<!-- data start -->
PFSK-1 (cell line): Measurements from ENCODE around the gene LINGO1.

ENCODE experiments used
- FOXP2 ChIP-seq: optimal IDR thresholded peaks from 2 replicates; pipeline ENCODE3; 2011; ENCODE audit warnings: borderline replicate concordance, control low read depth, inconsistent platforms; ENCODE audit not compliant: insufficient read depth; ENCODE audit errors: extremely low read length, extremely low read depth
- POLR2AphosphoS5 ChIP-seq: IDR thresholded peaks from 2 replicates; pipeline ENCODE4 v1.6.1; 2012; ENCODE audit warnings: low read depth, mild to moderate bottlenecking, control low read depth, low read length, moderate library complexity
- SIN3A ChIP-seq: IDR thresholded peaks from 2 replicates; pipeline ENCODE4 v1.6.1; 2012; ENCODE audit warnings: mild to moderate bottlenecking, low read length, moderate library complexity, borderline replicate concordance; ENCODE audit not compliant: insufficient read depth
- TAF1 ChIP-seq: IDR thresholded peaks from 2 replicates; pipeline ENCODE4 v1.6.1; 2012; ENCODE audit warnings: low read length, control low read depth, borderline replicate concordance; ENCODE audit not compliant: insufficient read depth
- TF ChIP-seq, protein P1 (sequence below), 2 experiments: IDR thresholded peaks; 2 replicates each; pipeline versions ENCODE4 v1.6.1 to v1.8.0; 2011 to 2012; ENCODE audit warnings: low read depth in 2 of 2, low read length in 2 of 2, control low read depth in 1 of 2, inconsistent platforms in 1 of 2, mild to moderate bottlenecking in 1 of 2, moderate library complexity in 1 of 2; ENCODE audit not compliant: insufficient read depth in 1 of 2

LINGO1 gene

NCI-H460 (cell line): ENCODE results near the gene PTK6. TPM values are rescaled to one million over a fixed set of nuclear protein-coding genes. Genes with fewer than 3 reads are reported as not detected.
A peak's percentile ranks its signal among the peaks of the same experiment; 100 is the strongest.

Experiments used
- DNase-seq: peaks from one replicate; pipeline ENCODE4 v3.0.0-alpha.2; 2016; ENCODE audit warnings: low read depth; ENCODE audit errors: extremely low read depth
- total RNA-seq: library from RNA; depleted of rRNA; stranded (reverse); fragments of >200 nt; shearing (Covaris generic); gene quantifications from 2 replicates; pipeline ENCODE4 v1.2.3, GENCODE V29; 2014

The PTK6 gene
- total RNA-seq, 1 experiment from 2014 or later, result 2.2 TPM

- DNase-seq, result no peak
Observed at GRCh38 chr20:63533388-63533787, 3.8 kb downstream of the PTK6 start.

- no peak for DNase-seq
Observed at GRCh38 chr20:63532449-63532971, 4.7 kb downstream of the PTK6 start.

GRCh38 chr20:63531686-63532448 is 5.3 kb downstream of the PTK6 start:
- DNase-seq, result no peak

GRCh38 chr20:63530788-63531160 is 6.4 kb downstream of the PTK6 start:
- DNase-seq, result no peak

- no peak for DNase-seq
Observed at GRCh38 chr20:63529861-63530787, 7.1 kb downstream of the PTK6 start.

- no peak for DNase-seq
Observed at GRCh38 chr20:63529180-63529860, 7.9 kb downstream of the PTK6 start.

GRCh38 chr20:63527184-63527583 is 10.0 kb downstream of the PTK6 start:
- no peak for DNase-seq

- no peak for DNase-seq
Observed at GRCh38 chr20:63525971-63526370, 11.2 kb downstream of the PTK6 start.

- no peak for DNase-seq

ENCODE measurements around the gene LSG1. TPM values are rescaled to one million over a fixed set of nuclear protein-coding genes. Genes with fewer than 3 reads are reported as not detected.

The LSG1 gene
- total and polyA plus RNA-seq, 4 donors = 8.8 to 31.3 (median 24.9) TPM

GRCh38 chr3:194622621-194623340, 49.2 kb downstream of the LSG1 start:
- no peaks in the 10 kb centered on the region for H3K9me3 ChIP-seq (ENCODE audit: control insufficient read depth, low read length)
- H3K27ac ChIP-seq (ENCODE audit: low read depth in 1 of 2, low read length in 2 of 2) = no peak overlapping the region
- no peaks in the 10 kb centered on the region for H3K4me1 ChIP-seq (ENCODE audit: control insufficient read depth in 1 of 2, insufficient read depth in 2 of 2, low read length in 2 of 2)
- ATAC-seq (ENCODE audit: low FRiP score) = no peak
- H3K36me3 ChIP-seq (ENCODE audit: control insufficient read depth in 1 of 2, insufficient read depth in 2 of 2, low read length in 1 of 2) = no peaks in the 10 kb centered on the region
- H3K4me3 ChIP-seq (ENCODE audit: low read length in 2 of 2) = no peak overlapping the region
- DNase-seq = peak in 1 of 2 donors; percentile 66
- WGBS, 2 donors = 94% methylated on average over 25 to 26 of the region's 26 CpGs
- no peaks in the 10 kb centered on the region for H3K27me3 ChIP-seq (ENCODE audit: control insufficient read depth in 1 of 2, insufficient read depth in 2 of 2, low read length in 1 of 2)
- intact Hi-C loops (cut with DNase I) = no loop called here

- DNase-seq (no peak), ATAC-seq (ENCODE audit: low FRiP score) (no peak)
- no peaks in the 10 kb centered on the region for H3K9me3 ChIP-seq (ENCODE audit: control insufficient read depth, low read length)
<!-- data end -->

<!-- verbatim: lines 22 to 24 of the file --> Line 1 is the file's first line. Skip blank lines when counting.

GRCh38 chr20:63530788-63531160 is 6.4 kb downstream of the PTK6 start:
- DNase-seq, result no peak

- no peak for DNase-seq